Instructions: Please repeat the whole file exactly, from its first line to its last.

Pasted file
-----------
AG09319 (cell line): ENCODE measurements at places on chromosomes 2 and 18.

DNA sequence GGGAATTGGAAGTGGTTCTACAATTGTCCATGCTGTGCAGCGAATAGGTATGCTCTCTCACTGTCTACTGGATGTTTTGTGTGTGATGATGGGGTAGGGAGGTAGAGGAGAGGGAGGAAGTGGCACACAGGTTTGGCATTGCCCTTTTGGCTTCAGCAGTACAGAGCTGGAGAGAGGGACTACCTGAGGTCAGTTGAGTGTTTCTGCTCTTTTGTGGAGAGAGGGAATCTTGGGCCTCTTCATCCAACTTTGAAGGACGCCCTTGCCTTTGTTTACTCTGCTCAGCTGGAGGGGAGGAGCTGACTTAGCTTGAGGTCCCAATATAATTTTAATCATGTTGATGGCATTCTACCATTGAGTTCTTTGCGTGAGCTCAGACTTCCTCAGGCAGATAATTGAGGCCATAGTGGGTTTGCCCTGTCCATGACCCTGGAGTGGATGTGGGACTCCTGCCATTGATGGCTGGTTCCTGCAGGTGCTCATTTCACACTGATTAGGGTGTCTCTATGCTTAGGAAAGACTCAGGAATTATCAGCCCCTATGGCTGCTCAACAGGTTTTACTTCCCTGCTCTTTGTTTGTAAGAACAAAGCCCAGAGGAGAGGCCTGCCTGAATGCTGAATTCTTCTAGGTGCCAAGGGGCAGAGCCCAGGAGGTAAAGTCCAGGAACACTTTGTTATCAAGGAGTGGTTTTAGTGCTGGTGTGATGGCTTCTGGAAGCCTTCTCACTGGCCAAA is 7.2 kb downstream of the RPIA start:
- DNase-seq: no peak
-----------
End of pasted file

AG09319 (cell line): ENCODE measurements at places on chromosomes 2 and 18.

DNA sequence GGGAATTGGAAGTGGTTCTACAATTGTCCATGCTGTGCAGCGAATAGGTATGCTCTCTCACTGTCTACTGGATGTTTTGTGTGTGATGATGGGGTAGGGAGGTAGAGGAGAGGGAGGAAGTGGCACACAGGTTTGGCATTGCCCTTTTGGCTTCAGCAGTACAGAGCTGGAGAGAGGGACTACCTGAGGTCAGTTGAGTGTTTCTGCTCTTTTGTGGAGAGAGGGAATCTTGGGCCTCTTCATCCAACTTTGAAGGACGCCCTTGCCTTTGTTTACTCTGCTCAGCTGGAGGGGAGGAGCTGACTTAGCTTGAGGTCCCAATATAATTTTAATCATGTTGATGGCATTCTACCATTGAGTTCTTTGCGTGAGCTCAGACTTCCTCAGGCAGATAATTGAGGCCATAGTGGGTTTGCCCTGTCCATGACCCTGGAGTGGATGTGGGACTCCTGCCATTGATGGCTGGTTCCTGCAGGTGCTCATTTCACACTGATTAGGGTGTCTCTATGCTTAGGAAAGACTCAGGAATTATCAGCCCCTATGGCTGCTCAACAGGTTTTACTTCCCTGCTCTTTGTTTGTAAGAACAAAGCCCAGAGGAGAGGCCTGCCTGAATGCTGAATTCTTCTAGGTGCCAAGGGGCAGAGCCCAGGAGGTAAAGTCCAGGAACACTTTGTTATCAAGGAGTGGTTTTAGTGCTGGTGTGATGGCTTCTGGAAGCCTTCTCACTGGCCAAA is 7.2 kb downstream of the RPIA start:
- DNase-seq: no peak